In Greek myth, Echidna had a body partially that of a nymph, and partially a great snake; together with Typhoeus she parented many of the children who would later die at the hands of heroes.
[…] the goddess fierce Echidna who is half a nymph with glancing eyes and fair cheeks, and half again a huge snake, great and awful, with speckled skin, eating raw flesh beneath the secret parts of the holy earth. And there she has a cave deep down under a hollow rock far from the deathless gods and mortal men. There, then, did the gods appoint her a glorious house to dwell in: and she keeps guard in Arima beneath the earth, grim Echidna, a nymph who dies not nor grows old all her days. - Hesiod’s Theogony, via Wikipedia
She was associated with fetidness and rot- other words for places that have the hubris to exist without catering to humanity, favoring instead the smallest, blindest, most numerous forms of life.
Shown Above: Sigil of Echidna by DarkSideCustom. Ships worldwide from Woodhaven, New York. $40 USD
DIY Cyberpunk Spikes. Monster of the grimdark future, you too can trap your enemies with this hypnotic glow!
All the Reference Photos! ~ Cyber Skymall ~ 1500 Year Old Tomb Shaft ~ 34,000 Year Old Somehow-Still-Alive Virus ~ Folks in the US Northeast: Go See the Downton Abbey Costumes! ~ This Could Totally Be Used To Make Boss Larp Maps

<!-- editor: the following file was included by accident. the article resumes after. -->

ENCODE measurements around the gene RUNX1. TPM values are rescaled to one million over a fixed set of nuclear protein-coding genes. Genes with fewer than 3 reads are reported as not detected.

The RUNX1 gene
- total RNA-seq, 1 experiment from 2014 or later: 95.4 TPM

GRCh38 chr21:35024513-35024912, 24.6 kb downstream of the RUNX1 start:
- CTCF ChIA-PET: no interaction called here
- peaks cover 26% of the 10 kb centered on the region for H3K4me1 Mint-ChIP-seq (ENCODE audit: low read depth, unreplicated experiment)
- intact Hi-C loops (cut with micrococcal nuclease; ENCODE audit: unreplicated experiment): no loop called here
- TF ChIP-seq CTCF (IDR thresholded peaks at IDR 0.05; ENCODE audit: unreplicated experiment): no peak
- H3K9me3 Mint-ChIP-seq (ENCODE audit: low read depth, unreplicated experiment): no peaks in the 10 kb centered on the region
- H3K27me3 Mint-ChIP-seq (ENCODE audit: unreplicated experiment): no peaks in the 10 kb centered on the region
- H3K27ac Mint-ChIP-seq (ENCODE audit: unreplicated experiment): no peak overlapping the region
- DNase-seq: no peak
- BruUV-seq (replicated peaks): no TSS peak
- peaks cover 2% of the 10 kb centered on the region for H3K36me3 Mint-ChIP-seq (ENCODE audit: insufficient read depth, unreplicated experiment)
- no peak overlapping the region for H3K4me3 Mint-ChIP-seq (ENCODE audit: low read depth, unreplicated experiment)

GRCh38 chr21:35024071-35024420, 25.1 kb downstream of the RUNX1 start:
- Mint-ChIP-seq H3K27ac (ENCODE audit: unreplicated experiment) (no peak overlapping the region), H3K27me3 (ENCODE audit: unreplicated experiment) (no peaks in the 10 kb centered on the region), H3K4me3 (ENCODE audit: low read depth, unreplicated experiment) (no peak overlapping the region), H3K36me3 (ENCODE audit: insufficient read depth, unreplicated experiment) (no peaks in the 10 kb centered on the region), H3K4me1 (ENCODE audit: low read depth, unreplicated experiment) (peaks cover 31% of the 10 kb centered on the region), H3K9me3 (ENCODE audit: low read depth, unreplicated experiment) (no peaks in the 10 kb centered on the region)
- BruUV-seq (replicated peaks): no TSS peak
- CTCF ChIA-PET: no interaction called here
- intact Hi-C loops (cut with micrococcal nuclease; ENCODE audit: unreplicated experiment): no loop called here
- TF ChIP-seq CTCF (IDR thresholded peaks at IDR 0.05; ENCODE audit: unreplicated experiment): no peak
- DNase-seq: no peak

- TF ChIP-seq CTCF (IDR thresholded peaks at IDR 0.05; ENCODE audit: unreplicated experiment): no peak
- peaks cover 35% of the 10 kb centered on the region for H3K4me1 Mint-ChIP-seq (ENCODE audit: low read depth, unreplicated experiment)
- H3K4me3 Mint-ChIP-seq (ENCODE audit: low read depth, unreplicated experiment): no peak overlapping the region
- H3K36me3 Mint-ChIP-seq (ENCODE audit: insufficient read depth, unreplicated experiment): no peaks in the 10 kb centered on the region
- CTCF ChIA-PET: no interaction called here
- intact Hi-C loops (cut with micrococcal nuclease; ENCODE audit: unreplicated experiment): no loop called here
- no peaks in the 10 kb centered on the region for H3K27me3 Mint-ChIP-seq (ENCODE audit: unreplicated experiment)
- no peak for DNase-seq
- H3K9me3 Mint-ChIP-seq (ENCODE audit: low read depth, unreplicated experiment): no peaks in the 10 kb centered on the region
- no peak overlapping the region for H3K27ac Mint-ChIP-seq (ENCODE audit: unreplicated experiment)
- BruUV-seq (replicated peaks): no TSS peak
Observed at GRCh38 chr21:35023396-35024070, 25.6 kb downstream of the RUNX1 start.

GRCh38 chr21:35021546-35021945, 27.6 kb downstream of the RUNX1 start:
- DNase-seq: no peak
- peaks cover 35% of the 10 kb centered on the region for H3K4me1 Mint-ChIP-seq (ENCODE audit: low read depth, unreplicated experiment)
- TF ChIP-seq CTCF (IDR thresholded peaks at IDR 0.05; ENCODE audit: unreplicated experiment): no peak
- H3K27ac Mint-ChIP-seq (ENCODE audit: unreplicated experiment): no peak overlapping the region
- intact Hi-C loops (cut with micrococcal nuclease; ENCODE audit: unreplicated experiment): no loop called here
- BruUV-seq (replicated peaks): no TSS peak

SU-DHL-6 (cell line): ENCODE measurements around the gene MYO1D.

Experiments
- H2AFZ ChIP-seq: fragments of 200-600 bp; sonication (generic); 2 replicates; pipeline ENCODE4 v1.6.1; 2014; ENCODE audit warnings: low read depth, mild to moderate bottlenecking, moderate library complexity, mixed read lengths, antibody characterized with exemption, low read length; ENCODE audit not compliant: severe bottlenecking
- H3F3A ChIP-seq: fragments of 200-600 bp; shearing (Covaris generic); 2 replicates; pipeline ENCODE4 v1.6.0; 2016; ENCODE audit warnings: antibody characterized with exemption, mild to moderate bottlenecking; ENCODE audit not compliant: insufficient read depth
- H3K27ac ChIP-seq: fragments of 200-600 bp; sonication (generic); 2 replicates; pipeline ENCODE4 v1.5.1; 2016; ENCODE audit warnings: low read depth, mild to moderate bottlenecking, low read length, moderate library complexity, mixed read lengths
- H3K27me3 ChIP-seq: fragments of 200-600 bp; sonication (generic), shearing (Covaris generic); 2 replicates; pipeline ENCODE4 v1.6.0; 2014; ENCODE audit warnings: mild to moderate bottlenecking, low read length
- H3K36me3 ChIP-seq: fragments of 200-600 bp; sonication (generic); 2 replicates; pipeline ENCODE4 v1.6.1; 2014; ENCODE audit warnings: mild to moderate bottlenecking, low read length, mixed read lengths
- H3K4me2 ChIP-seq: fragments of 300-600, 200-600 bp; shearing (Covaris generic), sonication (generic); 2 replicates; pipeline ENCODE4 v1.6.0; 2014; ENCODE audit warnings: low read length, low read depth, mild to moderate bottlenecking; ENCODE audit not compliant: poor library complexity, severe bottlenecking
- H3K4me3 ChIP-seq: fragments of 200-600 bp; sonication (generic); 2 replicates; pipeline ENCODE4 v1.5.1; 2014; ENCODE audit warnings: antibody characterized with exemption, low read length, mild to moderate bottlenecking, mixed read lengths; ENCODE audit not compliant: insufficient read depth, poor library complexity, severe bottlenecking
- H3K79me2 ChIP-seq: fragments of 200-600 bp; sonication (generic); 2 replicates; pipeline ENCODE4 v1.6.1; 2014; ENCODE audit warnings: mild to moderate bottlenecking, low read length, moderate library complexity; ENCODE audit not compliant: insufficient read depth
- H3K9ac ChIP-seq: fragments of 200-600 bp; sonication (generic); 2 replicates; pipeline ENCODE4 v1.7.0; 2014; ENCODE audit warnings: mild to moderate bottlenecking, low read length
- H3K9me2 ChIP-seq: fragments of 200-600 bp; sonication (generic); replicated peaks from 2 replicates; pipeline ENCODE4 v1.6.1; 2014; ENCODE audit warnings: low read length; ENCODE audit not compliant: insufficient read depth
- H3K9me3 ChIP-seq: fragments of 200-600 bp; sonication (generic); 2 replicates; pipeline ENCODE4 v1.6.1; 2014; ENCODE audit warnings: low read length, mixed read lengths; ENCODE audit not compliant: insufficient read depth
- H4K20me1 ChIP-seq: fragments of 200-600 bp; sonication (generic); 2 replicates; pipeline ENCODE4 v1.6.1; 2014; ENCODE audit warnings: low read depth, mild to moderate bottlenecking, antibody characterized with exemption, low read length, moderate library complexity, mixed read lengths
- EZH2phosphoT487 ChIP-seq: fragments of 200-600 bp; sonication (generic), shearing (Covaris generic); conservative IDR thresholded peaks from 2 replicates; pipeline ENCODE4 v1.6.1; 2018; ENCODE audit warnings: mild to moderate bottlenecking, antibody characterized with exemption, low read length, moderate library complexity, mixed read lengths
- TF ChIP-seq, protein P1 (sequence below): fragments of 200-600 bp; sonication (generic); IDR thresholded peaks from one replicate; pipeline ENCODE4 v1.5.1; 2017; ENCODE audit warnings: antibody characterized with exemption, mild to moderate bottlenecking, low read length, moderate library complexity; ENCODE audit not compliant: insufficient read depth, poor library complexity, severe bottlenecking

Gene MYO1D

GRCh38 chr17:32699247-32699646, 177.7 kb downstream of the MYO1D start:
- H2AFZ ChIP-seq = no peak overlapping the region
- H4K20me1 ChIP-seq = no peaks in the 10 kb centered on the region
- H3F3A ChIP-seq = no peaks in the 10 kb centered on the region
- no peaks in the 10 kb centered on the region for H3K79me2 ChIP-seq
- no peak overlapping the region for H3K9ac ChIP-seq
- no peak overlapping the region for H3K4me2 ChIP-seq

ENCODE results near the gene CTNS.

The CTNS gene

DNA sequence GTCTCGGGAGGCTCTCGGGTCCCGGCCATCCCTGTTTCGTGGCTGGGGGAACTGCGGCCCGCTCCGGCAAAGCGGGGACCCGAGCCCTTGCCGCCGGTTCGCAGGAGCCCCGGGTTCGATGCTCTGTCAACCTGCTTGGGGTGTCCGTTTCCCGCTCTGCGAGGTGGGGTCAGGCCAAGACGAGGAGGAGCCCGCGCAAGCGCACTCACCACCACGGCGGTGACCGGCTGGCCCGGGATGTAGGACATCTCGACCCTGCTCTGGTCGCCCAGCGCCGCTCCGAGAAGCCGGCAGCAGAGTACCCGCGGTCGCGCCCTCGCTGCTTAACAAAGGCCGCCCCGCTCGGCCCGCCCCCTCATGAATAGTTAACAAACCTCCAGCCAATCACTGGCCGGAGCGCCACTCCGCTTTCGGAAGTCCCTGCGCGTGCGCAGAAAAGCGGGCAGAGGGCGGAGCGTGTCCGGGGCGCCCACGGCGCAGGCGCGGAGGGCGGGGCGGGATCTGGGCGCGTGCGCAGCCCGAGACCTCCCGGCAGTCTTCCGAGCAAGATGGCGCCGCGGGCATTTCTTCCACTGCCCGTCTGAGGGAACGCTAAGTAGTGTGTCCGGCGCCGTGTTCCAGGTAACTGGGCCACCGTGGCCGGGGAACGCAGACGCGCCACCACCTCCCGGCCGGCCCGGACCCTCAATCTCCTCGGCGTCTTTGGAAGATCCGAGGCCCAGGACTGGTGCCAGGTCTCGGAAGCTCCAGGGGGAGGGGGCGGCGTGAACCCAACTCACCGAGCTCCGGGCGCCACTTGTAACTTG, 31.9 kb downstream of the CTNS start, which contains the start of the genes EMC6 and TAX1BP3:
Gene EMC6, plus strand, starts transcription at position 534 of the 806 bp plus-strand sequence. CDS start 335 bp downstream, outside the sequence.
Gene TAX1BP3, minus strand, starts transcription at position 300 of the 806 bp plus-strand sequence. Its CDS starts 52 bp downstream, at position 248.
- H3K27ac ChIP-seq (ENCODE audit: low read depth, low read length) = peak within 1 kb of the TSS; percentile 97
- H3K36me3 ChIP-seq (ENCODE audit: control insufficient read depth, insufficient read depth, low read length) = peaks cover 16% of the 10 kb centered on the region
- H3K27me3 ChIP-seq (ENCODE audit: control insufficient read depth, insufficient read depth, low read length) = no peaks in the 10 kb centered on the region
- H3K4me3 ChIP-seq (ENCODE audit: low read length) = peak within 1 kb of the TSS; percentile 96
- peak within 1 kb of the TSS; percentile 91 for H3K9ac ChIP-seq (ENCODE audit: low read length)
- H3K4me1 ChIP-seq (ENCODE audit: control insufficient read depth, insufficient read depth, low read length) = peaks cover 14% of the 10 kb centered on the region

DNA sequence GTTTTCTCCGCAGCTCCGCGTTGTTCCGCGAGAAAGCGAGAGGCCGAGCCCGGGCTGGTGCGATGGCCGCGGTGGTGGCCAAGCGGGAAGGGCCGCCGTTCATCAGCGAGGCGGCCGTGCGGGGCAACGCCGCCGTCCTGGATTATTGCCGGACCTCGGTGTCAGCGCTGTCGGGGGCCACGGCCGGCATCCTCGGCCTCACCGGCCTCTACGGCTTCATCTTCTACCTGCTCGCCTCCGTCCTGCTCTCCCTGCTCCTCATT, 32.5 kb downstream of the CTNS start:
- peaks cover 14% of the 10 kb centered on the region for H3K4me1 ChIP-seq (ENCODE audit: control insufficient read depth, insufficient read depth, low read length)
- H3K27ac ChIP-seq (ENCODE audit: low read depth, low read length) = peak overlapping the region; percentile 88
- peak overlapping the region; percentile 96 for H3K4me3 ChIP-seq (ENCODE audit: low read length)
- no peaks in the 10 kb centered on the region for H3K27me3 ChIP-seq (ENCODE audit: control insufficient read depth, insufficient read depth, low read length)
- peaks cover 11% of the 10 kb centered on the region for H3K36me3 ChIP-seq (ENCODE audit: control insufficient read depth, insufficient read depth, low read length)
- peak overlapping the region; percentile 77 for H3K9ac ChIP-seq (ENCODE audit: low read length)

The city. This grand fucking city, where the shit of a hundred thousand horses is fought over by a hundred thousand street children, except in the nice neighborhoods, where it is genteelly fought over by the genteel underlings of genteel fucking gardeners, while rivers of the stuff flow in clay tunnels below their feet. This city, home of conquerors and collectors- including the half-forgotten family who collected our ancestors, so long ago. Today, my friends, we avenge those ancestors.
Today, we rise.
Sewer alligators. If ever there was an urban legend that seemed ripe for a plot, it’s sewer alligators. Maybe they want revenge. Maybe they don’t exist at all, and the mission to Collect Ten Gators is a plot to send those pesky adventurers away while the local power gets on with their life. Maybe don’t exist, except very briefly, but while they do, they want Chinese takeout.